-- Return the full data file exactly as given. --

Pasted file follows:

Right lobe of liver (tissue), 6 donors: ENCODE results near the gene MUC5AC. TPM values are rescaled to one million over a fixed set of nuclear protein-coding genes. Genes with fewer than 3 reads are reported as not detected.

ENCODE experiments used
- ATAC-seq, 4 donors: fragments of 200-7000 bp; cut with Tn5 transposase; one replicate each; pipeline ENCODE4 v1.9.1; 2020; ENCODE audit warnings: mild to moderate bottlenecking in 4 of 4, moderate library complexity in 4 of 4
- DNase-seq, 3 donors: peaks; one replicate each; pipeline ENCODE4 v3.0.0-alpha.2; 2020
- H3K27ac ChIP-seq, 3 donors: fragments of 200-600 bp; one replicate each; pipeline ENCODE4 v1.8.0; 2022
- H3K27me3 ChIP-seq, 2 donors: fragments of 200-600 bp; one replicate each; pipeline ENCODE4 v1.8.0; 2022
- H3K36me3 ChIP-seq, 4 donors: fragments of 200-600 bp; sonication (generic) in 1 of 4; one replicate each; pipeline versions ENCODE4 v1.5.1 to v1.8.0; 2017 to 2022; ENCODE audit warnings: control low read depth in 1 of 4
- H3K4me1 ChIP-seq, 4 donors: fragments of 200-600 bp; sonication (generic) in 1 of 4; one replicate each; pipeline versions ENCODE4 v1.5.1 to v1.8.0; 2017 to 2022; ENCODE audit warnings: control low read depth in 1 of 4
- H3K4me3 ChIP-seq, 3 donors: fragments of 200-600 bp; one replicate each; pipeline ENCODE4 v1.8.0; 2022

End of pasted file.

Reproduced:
Right lobe of liver (tissue), 6 donors: ENCODE results near the gene MUC5AC. TPM values are rescaled to one million over a fixed set of nuclear protein-coding genes. Genes with fewer than 3 reads are reported as not detected.

ENCODE experiments used
- ATAC-seq, 4 donors: fragments of 200-7000 bp; cut with Tn5 transposase; one replicate each; pipeline ENCODE4 v1.9.1; 2020; ENCODE audit warnings: mild to moderate bottlenecking in 4 of 4, moderate library complexity in 4 of 4
- DNase-seq, 3 donors: peaks; one replicate each; pipeline ENCODE4 v3.0.0-alpha.2; 2020
- H3K27ac ChIP-seq, 3 donors: fragments of 200-600 bp; one replicate each; pipeline ENCODE4 v1.8.0; 2022
- H3K27me3 ChIP-seq, 2 donors: fragments of 200-600 bp; one replicate each; pipeline ENCODE4 v1.8.0; 2022
- H3K36me3 ChIP-seq, 4 donors: fragments of 200-600 bp; sonication (generic) in 1 of 4; one replicate each; pipeline versions ENCODE4 v1.5.1 to v1.8.0; 2017 to 2022; ENCODE audit warnings: control low read depth in 1 of 4
- H3K4me1 ChIP-seq, 4 donors: fragments of 200-600 bp; sonication (generic) in 1 of 4; one replicate each; pipeline versions ENCODE4 v1.5.1 to v1.8.0; 2017 to 2022; ENCODE audit warnings: control low read depth in 1 of 4
- H3K4me3 ChIP-seq, 3 donors: fragments of 200-600 bp; one replicate each; pipeline ENCODE4 v1.8.0; 2022